Two Views, Same War

Former Secretary of State Madeleine Albright speaks to a capacity crowd recently at a Barnes & Noble bookstore in San Antonio. Albright was in town to promote her book "Madame Secretary." (Photo by Mark Greenberg)
Albright and Kay speak about Iraq to SA audiences

Last week, San Antonio became center stage for the national debate about the Bush Administration's decision to invade Iraq. As she signed her new autobiography, Madame Secretary, at a local Barnes & Noble, former Secretary of State Madeleine Albright, who was also ambassador to the United Nations, took issue with the Iraqi war; the day before, David Kay, the Bush Administration's former chief weapons inspector for Iraq, defended the war in a speech at Trinity University.

Albright explained her differences with the Bush Administration's decision in terms of her assessment of the threat posed by Iraq. "This was a war of choice, not of necessity. I didn't understand the 'Why now,' because I didn't see the imminence of the threat," explained Albright. "Now we're going back and looking for Osama Bin Laden in Afghanistan, when we should have just kept our eye on that ball, and not started making up connections between `Saddam Hussein` and Al-Qaeda. That's my problem with all this. It's a question of degree of threat, and whether this was a necessary war. I don't think it was."

Albright argued that the UN weapons inspections had effectively disarmed Iraq in the 1990s. Although she believed that weapons of mass destruction existed in Iraq when she left office in 2001, she didn't think that Iraq had substantial stockpiles, or that Iraq was creating new weapons. "The `UN` inspectors had destroyed more WMD than the whole 1991 Gulf War. The only reason that we thought that there still might be WMD in Iraq was that the `UN` inspectors had a list of what they had to find, and they had not all been accounted for," said Albright. "Bush actually won a diplomatic victory when he got the `UN` inspectors back in, so why didn't he let the inspectors do their job?"

Although David Kay was quoted by Reuters last month that "a combination of UN inspectors and unilateral Iraqi action got rid of `Iraq's WMD`" in the 1990s, Kay told the Trinity University audience a different story: "Throughout the '90s and up to 1998, there was a constant series of crises with Iraq, as Iraqis came forward with some evidence, hid others, and frustrated the inspections. Finally, the inspectors withdrew in 1998 in total frustration of their effort ... And then the inspections essentially ended."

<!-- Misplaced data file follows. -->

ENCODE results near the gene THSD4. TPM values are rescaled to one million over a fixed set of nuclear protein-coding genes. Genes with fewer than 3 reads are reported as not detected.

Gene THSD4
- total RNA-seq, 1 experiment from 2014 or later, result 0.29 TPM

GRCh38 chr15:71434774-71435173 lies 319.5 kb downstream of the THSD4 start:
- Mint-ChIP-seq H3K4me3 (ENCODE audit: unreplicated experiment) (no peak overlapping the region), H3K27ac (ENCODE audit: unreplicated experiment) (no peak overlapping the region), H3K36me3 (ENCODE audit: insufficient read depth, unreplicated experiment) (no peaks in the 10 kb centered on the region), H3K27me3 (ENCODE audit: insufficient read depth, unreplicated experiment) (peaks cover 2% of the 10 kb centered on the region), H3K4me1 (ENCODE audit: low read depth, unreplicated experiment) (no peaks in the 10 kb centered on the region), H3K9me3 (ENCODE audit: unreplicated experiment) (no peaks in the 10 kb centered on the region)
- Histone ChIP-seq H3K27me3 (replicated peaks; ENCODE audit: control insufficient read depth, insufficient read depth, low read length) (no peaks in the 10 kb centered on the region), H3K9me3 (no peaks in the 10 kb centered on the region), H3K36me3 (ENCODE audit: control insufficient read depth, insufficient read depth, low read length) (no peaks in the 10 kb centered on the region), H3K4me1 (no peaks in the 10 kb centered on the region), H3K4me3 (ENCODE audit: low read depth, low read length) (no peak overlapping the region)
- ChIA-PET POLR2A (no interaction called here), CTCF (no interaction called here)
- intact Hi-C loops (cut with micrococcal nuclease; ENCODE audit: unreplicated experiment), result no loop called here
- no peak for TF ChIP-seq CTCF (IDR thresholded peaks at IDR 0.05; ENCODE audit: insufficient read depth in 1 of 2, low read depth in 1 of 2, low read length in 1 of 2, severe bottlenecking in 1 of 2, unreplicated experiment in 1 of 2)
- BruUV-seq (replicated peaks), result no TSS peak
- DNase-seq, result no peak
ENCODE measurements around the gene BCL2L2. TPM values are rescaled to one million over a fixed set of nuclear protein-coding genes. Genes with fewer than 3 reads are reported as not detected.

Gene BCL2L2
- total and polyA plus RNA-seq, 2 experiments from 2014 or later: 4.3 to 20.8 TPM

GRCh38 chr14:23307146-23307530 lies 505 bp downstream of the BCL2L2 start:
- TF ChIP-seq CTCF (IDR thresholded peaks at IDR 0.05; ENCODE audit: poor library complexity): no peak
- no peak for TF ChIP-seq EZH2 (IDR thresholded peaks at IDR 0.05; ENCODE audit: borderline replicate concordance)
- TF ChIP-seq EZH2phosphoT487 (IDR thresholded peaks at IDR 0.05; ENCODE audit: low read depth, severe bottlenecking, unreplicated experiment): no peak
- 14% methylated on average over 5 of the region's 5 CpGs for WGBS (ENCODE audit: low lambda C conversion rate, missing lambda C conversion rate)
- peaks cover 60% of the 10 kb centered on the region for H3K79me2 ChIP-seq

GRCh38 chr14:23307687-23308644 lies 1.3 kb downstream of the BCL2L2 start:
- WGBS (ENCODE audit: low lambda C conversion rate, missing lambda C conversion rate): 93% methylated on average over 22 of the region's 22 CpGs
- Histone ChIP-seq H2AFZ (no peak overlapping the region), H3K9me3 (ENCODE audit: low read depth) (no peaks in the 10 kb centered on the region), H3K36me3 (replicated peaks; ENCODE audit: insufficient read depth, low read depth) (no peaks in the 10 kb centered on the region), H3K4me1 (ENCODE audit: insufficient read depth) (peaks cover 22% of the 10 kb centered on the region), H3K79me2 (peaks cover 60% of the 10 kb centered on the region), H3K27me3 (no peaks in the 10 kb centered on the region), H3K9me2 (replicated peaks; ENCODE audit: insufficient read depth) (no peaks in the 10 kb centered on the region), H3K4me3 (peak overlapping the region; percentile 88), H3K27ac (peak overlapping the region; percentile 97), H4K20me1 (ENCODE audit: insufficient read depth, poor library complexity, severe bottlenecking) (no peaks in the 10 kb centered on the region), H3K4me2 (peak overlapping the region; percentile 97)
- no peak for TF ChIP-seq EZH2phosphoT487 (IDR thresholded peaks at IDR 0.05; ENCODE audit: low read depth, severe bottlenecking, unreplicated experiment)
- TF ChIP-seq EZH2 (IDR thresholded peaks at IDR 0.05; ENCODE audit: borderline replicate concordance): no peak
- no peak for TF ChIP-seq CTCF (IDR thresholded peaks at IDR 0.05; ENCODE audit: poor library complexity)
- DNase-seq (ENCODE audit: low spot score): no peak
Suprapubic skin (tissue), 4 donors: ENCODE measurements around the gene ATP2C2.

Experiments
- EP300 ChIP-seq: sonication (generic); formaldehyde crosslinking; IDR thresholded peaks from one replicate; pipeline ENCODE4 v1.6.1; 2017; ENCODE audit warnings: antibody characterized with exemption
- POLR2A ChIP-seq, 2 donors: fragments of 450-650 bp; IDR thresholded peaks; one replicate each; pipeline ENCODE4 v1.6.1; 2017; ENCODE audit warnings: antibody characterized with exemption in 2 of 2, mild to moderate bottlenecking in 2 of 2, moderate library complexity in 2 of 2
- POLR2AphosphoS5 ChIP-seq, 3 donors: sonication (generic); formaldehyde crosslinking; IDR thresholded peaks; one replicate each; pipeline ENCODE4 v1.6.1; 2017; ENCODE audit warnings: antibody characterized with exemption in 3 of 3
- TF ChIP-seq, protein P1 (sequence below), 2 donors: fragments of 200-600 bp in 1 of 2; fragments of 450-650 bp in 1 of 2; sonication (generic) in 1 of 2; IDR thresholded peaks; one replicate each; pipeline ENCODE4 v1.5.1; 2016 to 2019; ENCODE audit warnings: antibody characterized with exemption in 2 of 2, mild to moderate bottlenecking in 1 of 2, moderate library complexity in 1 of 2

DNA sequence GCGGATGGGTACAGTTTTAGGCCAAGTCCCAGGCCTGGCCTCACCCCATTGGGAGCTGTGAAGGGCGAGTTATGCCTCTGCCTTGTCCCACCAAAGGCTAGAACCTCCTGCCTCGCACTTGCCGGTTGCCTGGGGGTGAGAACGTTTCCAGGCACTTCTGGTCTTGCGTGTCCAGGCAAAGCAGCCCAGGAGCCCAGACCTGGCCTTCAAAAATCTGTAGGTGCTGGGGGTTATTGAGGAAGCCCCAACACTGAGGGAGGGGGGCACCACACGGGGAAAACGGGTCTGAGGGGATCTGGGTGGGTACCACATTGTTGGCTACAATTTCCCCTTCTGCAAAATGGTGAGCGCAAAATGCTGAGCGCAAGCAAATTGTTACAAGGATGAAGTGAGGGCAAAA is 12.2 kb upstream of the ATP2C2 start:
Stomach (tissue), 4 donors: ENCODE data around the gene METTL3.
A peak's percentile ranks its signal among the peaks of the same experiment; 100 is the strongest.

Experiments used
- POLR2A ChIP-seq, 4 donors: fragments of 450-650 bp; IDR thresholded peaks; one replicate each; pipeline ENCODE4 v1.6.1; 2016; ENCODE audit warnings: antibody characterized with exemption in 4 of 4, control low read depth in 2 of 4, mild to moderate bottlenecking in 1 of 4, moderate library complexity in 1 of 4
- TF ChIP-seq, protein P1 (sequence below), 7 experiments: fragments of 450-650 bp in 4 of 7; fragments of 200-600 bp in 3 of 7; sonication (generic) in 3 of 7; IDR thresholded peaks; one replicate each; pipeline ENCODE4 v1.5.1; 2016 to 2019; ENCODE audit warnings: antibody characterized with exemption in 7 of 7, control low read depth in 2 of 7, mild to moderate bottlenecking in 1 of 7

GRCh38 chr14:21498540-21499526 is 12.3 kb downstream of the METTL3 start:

More surprising was that he erased from history what Albright described as Bush's "diplomatic victory." Between November 2002 and March 2003, UN weapons inspectors under Hans Blix searched more than 700 sites in Iraq, and concluded that there was no evidence of WMD in Iraq, nor was Iraq producing them. By not recounting this history, Kay achieved two things: He didn't have to explain why war was necessary when Iraq was cooperating with the UN inspectors, nor did he have to eat crow for admitting the UN inspectors were right in declaring Iraq had no WMD.

In another bizarre statement, Kay repeatedly claimed that not only did the Bush Administration get it wrong about Iraq's WMD, but so did "most of the intelligence communities of the world - British, French, German, Russian."

This claim is nearly impossible to verify without access to these intelligence agencies' classified documents. But the public record tells a different story. The British government is facing a political crisis for its false claims and exaggerations about Iraq's alleged WMD. These included the publishing of a "dossier" on Iraq's alleged weapons, which plagiarized a graduate student's thesis on Iraq's weapons programs pre-1991.

Retired U.S. Air Force Lt. Colonel Karen Kwiatkowski, who worked in the Pentagon's office of Near East and South Asia Policy, recently revealed in a television interview how intelligence was manipulated in what she called a "propaganda campaign" to build the public support for the war: "I joined the office in May 2002, and I became aware shortly thereafter that the decision to invade Iraq and topple Saddam Hussein had already been made by the policymakers. It was simply a matter of pushing the decision forward through the system. That is not quite the same as having a system that informs policymakers with accurate intelligence and measured analysis so that then they can decide what they should do."

Kwiatkowski claimed that a group of neo-conservatives, including Cheney, Rumsfeld, and Wolfowitz, "believed it was right to go into Iraq, and if the American people didn't feel that way, they simply needed to be convinced. Since it was a worthy goal, the ends would justify the means. And the means were to take bits and pieces of intelligence put them together in a way that inspired a great amount of fear, anxiety and a sense of imminence. I saw a lot of propaganda substituting for accurate information and intelligence."

Albright came to a similar conclusion. "There were clearly a group of people around the Pentagon who were bound and determined to go to war with Iraq. They had talked about this plan long in advance, and they had lost the fight in the first Bush Administration." •


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